Tony Genco: Michael Ignatieff’s second, third, or tenth choice?

From Jordi Morgan’s Maritime Morning show on Rogers News Talk Radio in the Maritimes,

Michael Ignatieff initially courted Julian Fantino before being turned down by the former OPP commissioner now running for the Conservative Party in Vaughan. Mr. Ignatieff continues in the interview to say that the Liberals spoke to many people to run for them in Vaughan. Why did he have to settle for former Liberal staffer, Tony Genco? If Vaughan has been a Liberal seat for over 20 years, why did Ignatieff have any trouble filling the candidacy?

ปืนเกมยิงปลาJane Taber reports,

Stephen Harper’s star candidate, Julian Fantino, was asked by Michael Ignatieff to run for the Liberals in Vaughan – but turned him down, according to the Conservatives.

Now, on the eve of Monday’s vote, the former Toronto police chief and OPP commissioner is being subjected to what the Conservatives consider character assassination by the Liberals.

And so the Tories are fighting back. They are charging hypocrisy and are breaking their silence on a secret they’ve kept since the beginning of the by-election campaign.

“We were aware from the beginning of the campaign that Mr. Ignatieff asked him to run for the Liberals,” Conservative Party spokesman Fred DeLorey said. “We had no intention of making it public – but to see the Liberals actually attack his character and integrity, a man who has committed his career to public service and fighting crime, is just too much.

UPDATE: Greg Rickford’s SO-31 in the House today,

Peek-a-boo politics

The Liberals are complaining that Julian Fantino, the Conservative by-election candidate for Vaughan is playing “Peek-a-boo politics” by skipping all-candidates debate. For Liberals, they hope, this plays into a bit of a weak narrative of a secretive and scripted government that doesn’t want to engage “real Canadians”.

“This type of ‘peek-a-boo’ politics is straight out of the Harper playbook where scripted, invite-only photo-ops keep candidates safely out of reach of real people with real questions.”

All-candidates debates, while they sound great in principle, have very little value to the candidates themselves, especially if they represent mainline parties. If you’ve ever been to one of these events you know that each candidate brings their staff and volunteers and cheers and jeers and “engagement” with the “voting public” comes in the form of planted question after planted question. All-candidates debates sound good on paper, but in practice they’ve become farcical. All-candidates debates are more accurately described as “all-decided”.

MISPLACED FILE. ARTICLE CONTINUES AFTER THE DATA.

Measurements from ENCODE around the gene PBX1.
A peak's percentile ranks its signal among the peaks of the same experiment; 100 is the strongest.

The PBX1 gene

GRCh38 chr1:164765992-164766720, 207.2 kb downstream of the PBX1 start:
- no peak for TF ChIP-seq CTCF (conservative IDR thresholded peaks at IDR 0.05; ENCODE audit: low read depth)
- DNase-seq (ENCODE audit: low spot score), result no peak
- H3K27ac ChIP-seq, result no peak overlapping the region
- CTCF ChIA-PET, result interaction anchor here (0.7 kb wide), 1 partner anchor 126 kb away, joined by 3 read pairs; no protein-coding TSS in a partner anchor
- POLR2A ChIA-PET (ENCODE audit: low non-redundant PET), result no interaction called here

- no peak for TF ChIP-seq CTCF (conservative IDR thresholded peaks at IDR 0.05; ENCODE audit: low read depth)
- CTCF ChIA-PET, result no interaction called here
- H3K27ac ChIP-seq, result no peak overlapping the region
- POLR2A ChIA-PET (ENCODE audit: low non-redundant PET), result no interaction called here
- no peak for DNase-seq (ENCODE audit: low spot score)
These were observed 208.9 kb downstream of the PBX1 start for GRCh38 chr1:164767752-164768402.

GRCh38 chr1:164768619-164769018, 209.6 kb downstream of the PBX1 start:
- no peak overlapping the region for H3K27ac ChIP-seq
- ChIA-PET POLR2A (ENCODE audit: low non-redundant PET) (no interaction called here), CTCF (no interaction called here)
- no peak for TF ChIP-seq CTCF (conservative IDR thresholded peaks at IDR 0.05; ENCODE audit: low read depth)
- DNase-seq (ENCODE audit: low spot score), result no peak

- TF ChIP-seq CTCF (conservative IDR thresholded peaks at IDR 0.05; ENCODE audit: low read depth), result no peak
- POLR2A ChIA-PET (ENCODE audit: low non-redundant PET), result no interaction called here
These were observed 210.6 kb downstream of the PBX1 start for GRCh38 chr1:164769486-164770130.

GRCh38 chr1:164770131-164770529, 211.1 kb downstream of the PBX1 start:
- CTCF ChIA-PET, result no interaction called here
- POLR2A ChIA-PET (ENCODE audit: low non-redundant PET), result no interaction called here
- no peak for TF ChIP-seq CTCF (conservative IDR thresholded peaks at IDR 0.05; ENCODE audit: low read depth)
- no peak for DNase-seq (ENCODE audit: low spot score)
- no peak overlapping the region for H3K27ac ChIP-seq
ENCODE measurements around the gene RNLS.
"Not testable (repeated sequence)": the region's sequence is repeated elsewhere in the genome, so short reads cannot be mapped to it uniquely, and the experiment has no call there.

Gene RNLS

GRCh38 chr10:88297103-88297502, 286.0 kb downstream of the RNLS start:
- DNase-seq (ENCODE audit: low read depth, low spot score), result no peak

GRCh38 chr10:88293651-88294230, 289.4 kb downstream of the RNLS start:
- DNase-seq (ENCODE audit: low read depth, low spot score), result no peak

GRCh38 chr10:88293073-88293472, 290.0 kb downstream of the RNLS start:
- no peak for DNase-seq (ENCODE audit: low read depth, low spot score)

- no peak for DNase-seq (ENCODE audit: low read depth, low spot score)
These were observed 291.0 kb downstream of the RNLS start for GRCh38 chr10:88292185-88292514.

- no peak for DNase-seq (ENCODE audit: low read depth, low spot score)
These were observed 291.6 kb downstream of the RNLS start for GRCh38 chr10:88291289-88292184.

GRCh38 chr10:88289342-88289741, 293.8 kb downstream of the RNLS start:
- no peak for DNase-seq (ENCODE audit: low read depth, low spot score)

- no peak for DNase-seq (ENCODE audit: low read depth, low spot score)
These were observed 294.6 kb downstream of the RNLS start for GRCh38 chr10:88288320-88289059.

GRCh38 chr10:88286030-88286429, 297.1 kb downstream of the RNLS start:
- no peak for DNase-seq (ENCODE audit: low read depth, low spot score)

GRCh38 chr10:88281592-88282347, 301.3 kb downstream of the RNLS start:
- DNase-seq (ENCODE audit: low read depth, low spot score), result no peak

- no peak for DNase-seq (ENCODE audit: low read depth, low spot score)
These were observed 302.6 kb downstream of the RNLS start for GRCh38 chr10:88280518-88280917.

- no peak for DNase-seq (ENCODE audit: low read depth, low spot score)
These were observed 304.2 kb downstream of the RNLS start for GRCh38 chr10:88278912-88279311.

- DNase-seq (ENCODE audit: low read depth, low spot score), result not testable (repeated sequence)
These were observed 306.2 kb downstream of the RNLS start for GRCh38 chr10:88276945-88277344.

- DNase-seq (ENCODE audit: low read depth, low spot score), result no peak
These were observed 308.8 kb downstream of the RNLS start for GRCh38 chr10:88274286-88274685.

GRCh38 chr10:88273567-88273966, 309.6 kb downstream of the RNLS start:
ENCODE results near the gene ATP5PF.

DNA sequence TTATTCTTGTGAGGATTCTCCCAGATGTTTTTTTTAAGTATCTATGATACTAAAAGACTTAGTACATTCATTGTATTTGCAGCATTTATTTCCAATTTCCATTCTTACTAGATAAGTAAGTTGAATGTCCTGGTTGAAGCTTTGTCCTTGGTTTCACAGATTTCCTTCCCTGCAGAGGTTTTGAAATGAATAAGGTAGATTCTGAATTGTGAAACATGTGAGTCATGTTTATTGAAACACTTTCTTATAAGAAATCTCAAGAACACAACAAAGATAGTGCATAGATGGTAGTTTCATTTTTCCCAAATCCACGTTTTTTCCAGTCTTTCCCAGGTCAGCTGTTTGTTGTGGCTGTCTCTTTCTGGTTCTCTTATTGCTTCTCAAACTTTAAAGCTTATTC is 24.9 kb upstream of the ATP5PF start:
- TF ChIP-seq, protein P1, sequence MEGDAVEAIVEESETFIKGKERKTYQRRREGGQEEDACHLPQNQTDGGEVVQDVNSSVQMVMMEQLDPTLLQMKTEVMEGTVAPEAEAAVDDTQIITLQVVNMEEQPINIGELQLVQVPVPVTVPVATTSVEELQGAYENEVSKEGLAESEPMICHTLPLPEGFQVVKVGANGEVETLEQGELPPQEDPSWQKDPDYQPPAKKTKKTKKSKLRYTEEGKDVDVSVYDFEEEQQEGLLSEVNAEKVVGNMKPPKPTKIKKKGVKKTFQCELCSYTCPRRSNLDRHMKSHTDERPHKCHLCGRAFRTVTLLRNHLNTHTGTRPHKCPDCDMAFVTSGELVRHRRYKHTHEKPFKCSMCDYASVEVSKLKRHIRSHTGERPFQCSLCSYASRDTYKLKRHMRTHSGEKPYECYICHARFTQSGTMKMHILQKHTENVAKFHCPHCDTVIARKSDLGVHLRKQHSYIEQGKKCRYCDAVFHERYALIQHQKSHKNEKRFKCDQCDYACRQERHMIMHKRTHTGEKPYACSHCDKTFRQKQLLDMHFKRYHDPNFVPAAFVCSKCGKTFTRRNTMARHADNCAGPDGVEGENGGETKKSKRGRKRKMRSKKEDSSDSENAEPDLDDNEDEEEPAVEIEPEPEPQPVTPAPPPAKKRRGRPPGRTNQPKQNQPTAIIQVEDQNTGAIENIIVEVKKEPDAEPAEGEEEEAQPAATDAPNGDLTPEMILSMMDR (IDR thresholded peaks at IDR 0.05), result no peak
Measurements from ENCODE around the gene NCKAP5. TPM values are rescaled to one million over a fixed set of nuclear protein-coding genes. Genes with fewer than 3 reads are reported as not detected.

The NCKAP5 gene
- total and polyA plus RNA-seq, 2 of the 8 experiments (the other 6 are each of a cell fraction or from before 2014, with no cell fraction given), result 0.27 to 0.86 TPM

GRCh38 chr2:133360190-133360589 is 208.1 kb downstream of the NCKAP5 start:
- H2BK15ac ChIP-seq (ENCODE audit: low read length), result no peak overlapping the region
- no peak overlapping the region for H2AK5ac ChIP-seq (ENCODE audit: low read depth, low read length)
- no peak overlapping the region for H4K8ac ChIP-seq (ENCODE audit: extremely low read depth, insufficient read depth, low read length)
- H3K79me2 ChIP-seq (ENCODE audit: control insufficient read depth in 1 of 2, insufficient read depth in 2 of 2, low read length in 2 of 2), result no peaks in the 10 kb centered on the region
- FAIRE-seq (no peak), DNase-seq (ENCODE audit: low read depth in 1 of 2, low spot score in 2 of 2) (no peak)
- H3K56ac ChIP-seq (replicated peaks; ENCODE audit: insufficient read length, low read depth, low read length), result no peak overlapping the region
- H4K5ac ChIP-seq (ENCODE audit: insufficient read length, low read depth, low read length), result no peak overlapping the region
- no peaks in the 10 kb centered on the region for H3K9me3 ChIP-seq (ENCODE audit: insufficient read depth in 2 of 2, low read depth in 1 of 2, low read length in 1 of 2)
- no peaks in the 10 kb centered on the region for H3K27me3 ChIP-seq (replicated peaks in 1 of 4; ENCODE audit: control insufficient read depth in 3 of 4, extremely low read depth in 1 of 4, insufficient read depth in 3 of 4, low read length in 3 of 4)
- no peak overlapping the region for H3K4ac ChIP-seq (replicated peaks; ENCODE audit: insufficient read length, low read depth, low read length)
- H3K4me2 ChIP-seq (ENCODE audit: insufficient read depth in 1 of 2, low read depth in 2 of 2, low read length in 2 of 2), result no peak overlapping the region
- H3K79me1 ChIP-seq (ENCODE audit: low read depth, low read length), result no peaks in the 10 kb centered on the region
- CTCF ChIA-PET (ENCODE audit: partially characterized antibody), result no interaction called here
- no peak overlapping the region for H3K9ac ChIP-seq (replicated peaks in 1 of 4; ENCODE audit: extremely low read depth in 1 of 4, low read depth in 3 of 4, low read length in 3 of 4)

In fact, when we used to train campaign managers (of all stripes) at the Manning Centre, we advised that all-candidates debates should actually be avoided if possible. Why? Because more accessible (leaning or undecided) voters are met at the door or on the telephone. A candidate’s time is much better invested knocking on doors or by doing telephone canvassing. All-candidates debates turn into a competition for fevered applause versus exaggerated boos for all candidates. The media is disappointed when a candidate is a no-show, of course, because these “debates” are a lazier opportunity for “getting the pulse” of the “electorate”. In fact, we used to advise candidates show to as few as possible in order to check the box for the media.

The Liberals should also be careful with the “Peek-a-boo” label as they’ve been guilty of their own charge in the past,

From a Globe and Mail report during the Liberal leadership race of 2008,

The weekend brouhaha at a meeting of Liberals from Ontario made it clear that Mr. Ignatieff is viewed as the leading contender, and that Mr. Rae’s first goal is to ensure his opponent does not quietly coast through the race.

On Sunday, Mr. Rae boycotted a leadership “forum” where candidates were to take questions from riding presidents and other party officials, after Mr. Ignatieff refused calls from his two rivals to open the session to reporters and cameras.

Mr. Rae accused Mr. Ignatieff of preparing a “peekaboo” campaign.

“There is a fray: It’s called a leadership race. And you can’t very well stay above it. If you want to stay above it, you’re not going to be in it,” Mr. Rae said outside the meeting at a Mississauga hotel.

“The Liberal Party is a political party. It’s not a private club.”